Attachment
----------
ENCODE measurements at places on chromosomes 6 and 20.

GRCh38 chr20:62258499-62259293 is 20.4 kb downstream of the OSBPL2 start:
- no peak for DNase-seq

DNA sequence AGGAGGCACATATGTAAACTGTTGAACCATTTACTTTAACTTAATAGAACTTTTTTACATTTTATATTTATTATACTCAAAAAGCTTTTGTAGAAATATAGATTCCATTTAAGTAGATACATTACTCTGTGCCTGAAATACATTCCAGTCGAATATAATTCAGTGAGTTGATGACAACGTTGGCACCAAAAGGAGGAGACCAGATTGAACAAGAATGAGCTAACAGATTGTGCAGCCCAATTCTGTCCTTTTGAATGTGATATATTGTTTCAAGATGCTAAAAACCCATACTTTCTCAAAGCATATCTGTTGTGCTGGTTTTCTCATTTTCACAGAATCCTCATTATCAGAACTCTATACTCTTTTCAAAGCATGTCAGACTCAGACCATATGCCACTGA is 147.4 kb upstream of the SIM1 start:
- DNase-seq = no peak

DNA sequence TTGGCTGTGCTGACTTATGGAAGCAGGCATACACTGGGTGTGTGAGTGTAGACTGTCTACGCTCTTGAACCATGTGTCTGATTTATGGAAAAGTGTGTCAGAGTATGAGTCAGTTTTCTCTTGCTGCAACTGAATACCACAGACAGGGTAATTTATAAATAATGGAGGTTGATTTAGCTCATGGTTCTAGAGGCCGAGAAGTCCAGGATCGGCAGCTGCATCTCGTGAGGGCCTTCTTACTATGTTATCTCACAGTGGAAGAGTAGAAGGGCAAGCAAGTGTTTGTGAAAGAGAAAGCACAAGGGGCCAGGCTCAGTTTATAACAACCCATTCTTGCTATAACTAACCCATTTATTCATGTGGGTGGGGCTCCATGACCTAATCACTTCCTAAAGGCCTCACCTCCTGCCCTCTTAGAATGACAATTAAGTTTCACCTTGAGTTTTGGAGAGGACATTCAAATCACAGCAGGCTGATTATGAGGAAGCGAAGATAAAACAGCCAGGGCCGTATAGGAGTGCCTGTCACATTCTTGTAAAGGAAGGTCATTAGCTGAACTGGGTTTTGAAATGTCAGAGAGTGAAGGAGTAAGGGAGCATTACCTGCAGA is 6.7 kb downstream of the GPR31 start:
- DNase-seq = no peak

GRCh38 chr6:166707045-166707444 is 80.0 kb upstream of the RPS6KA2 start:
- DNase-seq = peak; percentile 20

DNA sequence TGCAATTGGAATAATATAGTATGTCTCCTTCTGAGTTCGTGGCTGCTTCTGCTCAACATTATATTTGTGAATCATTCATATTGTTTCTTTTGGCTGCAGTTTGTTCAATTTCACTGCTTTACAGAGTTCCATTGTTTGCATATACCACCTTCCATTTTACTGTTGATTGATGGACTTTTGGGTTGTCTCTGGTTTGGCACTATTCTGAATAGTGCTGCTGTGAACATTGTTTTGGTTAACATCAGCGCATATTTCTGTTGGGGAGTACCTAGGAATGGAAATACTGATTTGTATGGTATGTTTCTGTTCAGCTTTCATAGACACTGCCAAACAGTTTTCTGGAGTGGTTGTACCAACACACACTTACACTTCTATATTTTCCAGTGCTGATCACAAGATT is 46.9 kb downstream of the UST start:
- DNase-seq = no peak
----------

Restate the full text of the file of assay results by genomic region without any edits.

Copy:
ENCODE measurements at places on chromosomes 6 and 20.

GRCh38 chr20:62258499-62259293 is 20.4 kb downstream of the OSBPL2 start:
- no peak for DNase-seq

DNA sequence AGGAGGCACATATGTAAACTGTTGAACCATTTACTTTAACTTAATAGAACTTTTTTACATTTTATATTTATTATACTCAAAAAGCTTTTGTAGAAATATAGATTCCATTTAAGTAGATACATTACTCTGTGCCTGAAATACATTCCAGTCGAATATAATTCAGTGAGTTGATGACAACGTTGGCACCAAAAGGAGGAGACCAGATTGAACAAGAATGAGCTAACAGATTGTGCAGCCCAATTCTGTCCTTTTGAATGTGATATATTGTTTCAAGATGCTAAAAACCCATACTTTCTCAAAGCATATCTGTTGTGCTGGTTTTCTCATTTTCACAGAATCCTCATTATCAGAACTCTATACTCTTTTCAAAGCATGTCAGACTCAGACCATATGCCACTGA is 147.4 kb upstream of the SIM1 start:
- DNase-seq = no peak

DNA sequence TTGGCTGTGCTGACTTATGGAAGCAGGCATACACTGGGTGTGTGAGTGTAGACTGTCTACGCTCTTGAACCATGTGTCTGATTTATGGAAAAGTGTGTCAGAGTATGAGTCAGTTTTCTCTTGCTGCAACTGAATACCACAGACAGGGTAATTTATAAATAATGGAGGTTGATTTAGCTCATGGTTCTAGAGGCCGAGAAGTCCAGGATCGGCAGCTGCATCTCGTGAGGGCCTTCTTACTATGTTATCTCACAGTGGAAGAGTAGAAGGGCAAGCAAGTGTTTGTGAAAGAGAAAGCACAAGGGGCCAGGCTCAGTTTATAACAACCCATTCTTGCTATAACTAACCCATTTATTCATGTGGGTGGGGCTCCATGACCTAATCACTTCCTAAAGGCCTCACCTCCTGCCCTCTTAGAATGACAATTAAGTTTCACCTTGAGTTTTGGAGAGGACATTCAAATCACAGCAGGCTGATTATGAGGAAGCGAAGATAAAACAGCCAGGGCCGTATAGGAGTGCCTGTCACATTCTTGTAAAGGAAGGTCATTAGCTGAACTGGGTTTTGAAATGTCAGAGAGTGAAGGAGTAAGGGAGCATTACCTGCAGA is 6.7 kb downstream of the GPR31 start:
- DNase-seq = no peak

GRCh38 chr6:166707045-166707444 is 80.0 kb upstream of the RPS6KA2 start:
- DNase-seq = peak; percentile 20

DNA sequence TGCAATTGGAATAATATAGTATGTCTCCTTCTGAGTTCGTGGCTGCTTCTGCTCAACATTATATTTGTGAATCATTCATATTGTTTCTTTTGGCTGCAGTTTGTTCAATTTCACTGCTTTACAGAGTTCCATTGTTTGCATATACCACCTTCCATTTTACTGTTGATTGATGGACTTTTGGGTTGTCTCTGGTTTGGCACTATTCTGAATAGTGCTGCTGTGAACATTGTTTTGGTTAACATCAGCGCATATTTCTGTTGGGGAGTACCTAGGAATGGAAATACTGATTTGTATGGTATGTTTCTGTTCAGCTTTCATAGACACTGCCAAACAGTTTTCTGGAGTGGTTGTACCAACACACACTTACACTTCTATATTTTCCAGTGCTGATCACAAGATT is 46.9 kb downstream of the UST start:
- DNase-seq = no peak